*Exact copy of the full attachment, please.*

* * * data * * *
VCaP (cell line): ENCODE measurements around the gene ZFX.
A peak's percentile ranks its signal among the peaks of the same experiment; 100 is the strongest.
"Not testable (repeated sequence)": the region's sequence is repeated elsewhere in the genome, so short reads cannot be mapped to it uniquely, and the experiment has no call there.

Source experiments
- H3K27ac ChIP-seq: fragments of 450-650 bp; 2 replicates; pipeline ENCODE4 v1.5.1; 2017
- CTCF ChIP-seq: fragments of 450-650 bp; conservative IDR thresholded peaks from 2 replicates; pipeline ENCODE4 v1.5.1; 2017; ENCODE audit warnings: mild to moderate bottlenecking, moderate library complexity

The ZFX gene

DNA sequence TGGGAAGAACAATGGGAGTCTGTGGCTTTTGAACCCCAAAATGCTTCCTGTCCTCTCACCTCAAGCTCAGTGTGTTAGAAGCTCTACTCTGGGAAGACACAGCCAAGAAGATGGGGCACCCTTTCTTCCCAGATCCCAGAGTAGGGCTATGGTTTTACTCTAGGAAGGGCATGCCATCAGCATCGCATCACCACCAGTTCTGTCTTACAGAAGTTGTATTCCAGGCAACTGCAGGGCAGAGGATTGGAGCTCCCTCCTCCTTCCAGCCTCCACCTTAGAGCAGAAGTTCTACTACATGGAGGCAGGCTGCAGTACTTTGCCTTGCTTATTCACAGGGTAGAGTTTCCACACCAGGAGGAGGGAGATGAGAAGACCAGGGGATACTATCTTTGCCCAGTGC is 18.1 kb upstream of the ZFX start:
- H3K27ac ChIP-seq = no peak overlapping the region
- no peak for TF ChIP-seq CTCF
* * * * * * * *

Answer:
VCaP (cell line): ENCODE measurements around the gene ZFX.
A peak's percentile ranks its signal among the peaks of the same experiment; 100 is the strongest.
"Not testable (repeated sequence)": the region's sequence is repeated elsewhere in the genome, so short reads cannot be mapped to it uniquely, and the experiment has no call there.

Source experiments
- H3K27ac ChIP-seq: fragments of 450-650 bp; 2 replicates; pipeline ENCODE4 v1.5.1; 2017
- CTCF ChIP-seq: fragments of 450-650 bp; conservative IDR thresholded peaks from 2 replicates; pipeline ENCODE4 v1.5.1; 2017; ENCODE audit warnings: mild to moderate bottlenecking, moderate library complexity

The ZFX gene

DNA sequence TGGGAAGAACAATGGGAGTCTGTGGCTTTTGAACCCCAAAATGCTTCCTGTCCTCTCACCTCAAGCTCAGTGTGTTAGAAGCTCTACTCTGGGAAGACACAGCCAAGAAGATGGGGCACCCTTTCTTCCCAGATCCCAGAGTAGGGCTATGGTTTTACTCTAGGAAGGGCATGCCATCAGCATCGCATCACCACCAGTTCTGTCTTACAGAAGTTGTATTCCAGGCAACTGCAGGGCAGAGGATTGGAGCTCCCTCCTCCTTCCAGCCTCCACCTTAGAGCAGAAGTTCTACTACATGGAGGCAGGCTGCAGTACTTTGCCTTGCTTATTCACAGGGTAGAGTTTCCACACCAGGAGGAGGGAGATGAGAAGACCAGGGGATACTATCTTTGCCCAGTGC is 18.1 kb upstream of the ZFX start:
- H3K27ac ChIP-seq = no peak overlapping the region
- no peak for TF ChIP-seq CTCF